Q: I am a NHS doctor travelling in China for 5 weeks. I wonder if you could recommend a school/organisation where I could do an introductory course to acupuncture.
There are a number of short courses in China, but it is a vast country and without quite knowing where you are likely to be it would be difficult to direct you to the appropriate training. There are, for example, a number of four-week courses in Nanjing and Huangzhou but when they describe them as intensive they really do mean intensive - four weeks of almost non-stop study from dawn to dusk and beyond. We are not sure that this would be consistent with travelling around at the same time.
We are duty bound to say, however, that we have argued for many years that the only good training in Chinese medicine is at a degree level or above, and although being a doctor would mean that you had covered a considerable part of the course syllabus both in your initial training and in your day to day patient care, we find ourselves a little conflicted at offering advice on training which could only be a very basic introduction. If it is intended as an exercise in familiarisation with the systems of Chinese medicine, that is a very different enterprise from one where the knowledge is translated into practice.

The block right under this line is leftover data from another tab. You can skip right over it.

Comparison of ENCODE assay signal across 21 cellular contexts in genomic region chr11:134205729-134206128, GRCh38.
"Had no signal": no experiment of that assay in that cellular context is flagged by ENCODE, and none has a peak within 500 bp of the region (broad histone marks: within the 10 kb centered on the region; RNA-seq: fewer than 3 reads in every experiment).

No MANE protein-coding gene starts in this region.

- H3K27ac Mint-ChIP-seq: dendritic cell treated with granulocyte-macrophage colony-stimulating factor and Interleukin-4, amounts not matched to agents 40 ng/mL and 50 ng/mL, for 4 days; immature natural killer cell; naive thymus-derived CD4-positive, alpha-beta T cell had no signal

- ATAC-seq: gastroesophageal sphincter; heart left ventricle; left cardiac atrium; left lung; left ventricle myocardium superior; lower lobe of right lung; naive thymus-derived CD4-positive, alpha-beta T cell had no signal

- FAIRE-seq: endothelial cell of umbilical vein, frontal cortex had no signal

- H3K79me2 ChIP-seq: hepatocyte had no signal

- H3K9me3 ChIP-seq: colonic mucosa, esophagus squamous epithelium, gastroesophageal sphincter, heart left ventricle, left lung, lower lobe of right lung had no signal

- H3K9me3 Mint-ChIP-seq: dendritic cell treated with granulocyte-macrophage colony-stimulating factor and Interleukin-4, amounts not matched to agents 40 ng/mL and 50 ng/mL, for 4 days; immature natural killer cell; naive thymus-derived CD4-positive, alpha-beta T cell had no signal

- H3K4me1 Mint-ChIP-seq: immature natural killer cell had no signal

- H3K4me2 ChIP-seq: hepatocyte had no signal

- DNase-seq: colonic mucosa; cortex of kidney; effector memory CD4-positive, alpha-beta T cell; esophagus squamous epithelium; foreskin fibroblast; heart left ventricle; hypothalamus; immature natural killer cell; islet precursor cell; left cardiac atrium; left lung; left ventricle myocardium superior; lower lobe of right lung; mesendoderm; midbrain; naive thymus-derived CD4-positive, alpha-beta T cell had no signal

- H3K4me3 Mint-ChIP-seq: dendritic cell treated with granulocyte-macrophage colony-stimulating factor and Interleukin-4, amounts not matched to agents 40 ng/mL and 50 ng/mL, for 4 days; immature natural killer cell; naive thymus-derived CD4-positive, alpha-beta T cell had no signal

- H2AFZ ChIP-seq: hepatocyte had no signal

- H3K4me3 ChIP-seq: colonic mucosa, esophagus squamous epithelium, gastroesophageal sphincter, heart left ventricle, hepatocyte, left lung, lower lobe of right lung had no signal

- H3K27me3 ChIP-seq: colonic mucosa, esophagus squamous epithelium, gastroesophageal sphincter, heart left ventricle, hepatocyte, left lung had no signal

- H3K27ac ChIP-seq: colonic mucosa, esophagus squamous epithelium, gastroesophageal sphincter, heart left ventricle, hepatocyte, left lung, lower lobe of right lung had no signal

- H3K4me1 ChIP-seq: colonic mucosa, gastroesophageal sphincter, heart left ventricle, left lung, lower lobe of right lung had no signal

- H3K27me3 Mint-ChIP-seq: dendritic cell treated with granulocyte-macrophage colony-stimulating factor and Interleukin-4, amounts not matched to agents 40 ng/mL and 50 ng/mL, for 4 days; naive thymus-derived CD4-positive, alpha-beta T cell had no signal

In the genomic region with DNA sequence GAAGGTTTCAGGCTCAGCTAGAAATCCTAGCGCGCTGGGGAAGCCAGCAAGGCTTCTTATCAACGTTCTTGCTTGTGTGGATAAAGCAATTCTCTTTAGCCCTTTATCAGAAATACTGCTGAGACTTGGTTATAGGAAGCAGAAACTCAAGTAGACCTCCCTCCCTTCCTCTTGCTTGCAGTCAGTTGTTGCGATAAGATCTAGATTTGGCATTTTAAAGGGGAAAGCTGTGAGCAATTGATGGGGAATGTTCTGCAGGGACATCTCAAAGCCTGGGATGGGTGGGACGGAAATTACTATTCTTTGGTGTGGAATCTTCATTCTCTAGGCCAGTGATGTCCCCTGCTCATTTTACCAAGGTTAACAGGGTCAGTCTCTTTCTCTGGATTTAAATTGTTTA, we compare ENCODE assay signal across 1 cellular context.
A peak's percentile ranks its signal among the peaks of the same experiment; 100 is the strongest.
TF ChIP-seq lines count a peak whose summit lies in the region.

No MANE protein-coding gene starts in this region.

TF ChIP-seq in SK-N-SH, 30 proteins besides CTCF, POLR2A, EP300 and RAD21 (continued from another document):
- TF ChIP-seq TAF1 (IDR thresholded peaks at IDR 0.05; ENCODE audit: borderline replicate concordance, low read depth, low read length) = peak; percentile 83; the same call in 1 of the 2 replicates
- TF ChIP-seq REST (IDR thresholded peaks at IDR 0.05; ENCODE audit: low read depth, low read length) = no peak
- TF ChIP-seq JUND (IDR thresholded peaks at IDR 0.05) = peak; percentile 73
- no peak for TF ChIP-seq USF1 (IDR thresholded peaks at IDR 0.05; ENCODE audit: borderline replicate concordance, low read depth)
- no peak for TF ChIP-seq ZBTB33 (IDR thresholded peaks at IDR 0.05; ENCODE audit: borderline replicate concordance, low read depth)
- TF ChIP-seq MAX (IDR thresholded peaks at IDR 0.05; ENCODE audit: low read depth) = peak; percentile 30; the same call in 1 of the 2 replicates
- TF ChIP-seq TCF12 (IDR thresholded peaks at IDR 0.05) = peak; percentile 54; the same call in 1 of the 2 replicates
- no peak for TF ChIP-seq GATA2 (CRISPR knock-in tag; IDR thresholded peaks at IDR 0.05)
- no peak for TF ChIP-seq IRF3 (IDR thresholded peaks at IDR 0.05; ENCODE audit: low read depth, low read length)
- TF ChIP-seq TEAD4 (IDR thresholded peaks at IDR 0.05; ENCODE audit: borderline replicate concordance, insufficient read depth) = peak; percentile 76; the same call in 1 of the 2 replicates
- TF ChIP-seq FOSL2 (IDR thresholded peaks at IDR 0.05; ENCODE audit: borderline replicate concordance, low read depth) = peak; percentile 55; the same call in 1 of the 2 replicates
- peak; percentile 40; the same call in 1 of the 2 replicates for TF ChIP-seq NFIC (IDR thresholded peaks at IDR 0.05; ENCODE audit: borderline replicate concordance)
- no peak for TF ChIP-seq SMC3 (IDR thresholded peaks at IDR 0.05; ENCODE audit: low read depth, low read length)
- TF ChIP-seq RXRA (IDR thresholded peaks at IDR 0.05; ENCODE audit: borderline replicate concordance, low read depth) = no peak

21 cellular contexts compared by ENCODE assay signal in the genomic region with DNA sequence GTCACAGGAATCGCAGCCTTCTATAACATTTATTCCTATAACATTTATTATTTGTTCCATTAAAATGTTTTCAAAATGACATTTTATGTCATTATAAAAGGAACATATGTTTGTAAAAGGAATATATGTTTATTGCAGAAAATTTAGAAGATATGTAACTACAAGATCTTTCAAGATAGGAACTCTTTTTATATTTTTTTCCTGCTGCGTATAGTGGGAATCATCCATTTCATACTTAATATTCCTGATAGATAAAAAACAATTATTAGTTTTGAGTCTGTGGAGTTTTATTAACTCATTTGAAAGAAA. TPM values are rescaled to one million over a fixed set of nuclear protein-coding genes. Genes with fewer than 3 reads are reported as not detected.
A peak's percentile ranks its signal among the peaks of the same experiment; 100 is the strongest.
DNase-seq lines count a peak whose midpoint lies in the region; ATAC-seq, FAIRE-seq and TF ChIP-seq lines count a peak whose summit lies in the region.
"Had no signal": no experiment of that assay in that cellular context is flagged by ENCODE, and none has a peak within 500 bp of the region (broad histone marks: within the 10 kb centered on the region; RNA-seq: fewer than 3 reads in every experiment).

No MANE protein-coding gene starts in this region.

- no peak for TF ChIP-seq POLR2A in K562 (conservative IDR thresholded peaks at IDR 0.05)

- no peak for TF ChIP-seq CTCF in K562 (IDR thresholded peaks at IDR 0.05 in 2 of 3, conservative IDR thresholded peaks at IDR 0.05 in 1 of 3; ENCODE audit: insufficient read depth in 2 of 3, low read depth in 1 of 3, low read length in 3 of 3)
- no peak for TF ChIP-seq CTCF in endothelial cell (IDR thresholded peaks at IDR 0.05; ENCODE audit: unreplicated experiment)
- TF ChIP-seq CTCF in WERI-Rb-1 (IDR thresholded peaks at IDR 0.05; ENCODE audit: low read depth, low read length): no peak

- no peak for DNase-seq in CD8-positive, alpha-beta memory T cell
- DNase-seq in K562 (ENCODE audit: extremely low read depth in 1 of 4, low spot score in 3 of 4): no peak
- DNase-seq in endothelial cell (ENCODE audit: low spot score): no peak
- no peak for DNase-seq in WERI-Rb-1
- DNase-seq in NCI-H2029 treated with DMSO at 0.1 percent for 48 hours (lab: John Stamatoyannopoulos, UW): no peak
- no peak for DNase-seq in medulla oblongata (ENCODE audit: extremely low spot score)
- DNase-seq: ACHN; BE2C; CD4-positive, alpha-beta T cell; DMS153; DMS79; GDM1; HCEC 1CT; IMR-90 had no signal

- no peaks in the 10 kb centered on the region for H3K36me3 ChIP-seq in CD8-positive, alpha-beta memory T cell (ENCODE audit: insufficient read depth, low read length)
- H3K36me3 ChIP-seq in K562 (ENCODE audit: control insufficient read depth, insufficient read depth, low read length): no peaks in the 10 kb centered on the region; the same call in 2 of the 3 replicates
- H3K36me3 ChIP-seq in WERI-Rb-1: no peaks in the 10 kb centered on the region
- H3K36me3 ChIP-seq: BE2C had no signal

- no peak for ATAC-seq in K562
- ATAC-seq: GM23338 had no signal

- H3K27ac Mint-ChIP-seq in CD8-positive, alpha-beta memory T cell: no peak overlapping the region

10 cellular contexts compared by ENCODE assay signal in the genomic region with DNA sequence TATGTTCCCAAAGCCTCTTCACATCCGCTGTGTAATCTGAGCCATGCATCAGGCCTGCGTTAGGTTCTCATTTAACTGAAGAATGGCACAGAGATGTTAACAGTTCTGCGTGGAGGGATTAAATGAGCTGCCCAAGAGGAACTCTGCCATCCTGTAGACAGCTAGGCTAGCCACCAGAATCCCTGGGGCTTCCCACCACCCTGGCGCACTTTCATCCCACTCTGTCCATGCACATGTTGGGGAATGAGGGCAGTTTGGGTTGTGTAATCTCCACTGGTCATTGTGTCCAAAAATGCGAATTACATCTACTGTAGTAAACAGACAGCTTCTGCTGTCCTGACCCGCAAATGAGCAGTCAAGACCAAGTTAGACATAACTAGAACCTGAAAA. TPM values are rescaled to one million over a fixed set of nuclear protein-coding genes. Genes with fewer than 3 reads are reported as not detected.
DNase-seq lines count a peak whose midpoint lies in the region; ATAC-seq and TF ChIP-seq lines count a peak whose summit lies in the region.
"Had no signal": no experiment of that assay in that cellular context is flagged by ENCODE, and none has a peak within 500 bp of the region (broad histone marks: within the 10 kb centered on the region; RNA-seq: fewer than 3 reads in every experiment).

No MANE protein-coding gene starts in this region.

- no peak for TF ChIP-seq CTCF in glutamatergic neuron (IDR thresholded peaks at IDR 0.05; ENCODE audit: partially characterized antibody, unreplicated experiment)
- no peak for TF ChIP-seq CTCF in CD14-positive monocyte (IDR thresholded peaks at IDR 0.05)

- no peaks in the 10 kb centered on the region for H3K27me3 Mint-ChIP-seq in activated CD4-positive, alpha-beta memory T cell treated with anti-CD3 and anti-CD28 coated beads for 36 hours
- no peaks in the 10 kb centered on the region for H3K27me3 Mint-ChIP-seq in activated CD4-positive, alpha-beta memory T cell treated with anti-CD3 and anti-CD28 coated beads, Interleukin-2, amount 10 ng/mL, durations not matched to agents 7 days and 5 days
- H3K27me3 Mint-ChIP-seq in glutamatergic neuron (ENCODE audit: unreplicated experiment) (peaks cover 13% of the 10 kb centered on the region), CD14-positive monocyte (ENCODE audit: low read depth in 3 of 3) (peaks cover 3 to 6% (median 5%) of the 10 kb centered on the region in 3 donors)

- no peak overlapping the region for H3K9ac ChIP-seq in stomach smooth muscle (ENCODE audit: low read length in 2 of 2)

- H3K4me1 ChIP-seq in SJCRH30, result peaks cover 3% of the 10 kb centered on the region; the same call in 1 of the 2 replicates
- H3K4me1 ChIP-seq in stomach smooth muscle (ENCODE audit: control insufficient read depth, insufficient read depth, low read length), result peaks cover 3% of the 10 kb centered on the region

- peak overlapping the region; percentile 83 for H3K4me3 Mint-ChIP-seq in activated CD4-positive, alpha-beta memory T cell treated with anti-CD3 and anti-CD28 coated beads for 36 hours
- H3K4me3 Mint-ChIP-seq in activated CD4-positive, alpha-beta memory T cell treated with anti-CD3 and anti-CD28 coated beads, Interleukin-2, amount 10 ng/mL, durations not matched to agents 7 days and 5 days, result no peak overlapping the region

We hope that we do not sound patronising but we would also want to ask whether it is Chinese acupuncture which you want to find out about. Many GPs in the UK, as well as many physios, use a western style of acupuncture within their scope of practice and based on neurophysiological and segmental principles. The BMAS and AACP, the respective professional interest groups, run training courses for practitioners who wish to be able to integrate acupuncture into their clinical practice.